The decision of most of the Republicans who voted to acquit Trump is explicable even if wrong. Perhaps they fear a Trump-endorsed primary challenger. Perhaps they’re cult-of-personality true believers or fist-pumping pro-insurrectionists. But Mitch McConnell's approach didn’t make sense, which surprises me.I've thought a lot of things about Mitch over the decades, but never that he was irrational or working against his own interests. But his vote and speech Saturday can't have been the right approach either as a principled stand or as a compromise, and it seems willfully self-destructive.
Mitch is a particular sort of politician: anti-charismatic and pointedly bland. It's hard to register what he's saying. He's a "legislative technician," the leader as bureaucrat. He's never inspired anyone to do anything, but he's gotten their legislation through or (more frequently) made sure it died. Occasionally, he seemed to profess certain beliefs, but only to the extent that it helped him keep his caucus together or obfuscate the debate. Some people seek love, wealth or happiness; Mitch McConnell, it’s often said, cares for nothing but the confirmation of judges (and his own re-election).
After the vote that acquitted Trump, after his own vote to acquit, Mitch got up and mimicked Jamie Raskin in an outraged and emotional appeal, incomprehensible given that he'd just said “not guilty”: "There is no question that President Trump is practically and morally responsible for provoking the events of that day. The people who stormed this building believed they were acting on the wishes and instructions of their President.And their having that belief was a foreseeable consequence of the growing crescendo of false statements, conspiracy theories, and reckless hyperbole which the defeated President kept shouting into the largest megaphone on planet Earth."
McConnell acquitted Trump on what we might think of as a speculative legal technicality: that once Trump left office, he couldn’t be convicted in an impeachment proceeding. Let's put it like this: he must’ve been looking for some reason or rationalization for acquittal. But how in the world could he have been looking for a way out, if he meant what he said about Trump's role in the riot? Also McConnell's position explicitly constrains the power of the Senate to try impeachments. But supposedly Mitch is an "institutionalist," always concerned to preserve the Senate's prerogatives. If it was a Democrat in the dock, he'd have gone the other way.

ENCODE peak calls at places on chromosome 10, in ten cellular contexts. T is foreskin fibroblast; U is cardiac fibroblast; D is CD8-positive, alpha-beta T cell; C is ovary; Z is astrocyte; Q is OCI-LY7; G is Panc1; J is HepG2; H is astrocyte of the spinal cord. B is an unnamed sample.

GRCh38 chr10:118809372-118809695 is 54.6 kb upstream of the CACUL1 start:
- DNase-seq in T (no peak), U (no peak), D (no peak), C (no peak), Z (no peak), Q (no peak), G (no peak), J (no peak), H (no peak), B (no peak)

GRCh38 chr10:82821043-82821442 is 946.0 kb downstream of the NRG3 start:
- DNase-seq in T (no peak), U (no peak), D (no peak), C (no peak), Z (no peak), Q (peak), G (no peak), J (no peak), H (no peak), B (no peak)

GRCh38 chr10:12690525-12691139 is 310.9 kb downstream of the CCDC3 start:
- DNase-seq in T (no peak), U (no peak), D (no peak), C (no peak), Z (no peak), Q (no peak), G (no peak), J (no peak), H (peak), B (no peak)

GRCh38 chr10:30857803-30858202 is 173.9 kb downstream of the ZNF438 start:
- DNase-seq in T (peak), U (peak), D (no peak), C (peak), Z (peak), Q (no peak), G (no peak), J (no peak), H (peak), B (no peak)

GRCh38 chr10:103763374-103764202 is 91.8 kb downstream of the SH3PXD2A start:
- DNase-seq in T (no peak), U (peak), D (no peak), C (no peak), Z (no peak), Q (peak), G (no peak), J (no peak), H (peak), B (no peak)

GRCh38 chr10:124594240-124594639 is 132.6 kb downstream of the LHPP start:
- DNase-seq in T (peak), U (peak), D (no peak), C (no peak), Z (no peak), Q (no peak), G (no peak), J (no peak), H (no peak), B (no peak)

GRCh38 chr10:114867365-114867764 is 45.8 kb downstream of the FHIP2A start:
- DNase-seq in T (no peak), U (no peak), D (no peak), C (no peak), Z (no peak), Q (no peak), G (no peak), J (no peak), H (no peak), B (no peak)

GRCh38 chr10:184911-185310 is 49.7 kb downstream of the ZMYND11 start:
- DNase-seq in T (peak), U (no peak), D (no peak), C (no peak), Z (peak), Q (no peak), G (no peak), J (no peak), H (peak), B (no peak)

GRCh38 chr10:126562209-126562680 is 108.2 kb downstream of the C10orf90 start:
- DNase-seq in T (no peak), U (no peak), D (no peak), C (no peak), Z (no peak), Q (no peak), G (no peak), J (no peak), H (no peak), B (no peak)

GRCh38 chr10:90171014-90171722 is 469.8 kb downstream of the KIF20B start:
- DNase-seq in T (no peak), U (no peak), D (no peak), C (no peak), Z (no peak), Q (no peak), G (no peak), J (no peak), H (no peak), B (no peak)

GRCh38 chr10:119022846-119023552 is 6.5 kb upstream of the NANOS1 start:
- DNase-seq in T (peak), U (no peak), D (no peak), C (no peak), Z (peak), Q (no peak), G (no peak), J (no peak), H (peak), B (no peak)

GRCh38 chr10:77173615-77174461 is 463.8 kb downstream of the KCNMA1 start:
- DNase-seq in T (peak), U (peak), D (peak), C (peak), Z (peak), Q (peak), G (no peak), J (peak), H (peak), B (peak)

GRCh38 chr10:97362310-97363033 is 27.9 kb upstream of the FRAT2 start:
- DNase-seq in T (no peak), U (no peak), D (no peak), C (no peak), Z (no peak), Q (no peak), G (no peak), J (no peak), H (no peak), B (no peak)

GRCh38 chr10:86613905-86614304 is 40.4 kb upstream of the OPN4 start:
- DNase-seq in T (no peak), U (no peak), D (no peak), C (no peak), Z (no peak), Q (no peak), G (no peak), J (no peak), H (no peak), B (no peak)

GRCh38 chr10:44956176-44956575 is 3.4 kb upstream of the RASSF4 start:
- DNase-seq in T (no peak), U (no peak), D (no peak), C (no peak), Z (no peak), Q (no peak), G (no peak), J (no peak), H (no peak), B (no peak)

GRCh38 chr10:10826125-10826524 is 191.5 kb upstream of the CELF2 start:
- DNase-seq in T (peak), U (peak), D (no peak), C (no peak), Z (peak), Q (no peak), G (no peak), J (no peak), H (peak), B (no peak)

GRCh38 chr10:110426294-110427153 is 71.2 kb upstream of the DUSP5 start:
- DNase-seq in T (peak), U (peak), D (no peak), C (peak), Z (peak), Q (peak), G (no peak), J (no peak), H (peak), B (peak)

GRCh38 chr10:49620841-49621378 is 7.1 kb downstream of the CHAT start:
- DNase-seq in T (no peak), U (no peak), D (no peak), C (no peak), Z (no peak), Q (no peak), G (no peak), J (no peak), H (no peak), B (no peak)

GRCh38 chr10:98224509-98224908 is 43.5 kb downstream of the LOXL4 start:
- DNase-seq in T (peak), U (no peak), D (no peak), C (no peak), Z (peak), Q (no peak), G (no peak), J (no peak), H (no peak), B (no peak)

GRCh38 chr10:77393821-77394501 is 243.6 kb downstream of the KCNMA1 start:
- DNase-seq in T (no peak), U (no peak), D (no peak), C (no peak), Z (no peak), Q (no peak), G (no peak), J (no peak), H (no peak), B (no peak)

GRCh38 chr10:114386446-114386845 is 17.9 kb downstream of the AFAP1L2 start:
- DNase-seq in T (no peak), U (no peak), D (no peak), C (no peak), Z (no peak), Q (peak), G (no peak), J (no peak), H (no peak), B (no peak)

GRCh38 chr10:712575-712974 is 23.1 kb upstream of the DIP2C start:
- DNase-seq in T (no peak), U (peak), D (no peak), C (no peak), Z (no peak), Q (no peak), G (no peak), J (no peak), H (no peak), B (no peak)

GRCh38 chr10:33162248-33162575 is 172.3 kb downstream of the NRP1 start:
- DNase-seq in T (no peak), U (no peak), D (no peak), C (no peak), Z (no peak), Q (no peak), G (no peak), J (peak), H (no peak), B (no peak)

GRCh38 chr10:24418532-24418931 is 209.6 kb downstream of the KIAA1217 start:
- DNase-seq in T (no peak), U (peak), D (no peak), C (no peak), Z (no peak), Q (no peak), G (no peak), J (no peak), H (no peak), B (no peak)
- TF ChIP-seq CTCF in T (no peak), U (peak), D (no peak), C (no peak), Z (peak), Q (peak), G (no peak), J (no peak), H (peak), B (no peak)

In his speech, Mitch asserted that Trump's actions did meet the standard for criminal incitement. Then he said, "By the strict criminal standard, the President's speech probably was not incitement." Then he claimed that that really didn't matter, that the charge of "incitement to insurrection" was an "acceptable shorthand" for the president's actions. And then he said "not guilty."
Perhaps Mitch was bewildered, conflicted and emotionally overwrought. Or perhaps he sincerely believes that the jurisdictional question outweighs all else and that the answer to it (surprisingly) is clear. But whatever he may have thought he was doing, he can’t have been rationally pursuing his own self-interest. Different calculations of this might’ve directed him to defend Trump directly from the charge and keep placating his supporters, or to jump ship once and for all and see if he could whip 17 Republicans to conviction.
But what he did puts him in the worst possible position. His attack on Trump will mobilize that whole wing of the party against him; it might get Trump recruiting primary opponents. He'll be a villain from now on to Sean Hannity and Rush Limbaugh. Perhaps that would be a reasonable political price for making it impossible for Trump to run in 2024. Because if hedoes, and even if he loses, the '24 Republican nomination process will be about nobody and nothing else. Mitch ensured that Trump will be flirting with running, and will be torturing Mitch McConnell, for the rest of their days.
Indeed, just after Mitch acquitted him, Trump started running for president again: "We have so much work ahead of us, and soon we will emerge with a vision for a bright, radiant, and limitless American future." I wonder whether that future seems quite so bright, radiant, and limitless to Mitch McConnell right now.
Mitch thinks Trump lost him the Senate. As the January 5thGeorgia run-offs loomed, Trump wasn't talking about anything but stolen elections and the alleged crookedness of Georgia's voting systems. It's very likely that Trump will introduce all sorts of chaos into Republican attempts to re-take the Senate in '24. And if there are new Republican senators, they're liable to support Marjorie Taylor Greene and the like, which I cannot imagine is something that McConnell actually wants.
McConnell saddled himself with Trump for the foreseeable future and also intentionally and pointedly alienated Trump and his followers. I don't think he took the right legal or constitutional approach, but what shocks me is that he can't possibly have been acting rationally in pursuit of his own goals. It can be admirable to ditch your own self-interest and take a principled stand. People might admire that or even reward it politically, on a good day. But Mitch did neither, and now both sides cannot but view him as a pitiful coward.
No one has come out of this process impressed by Mitch's skill or his principles or anything else. I don't think there's much left for Mitch now but a little lingering in limbo before the complete disappearance.
—Follow Crispin Sartwell on Twitter: @CrispinSartwell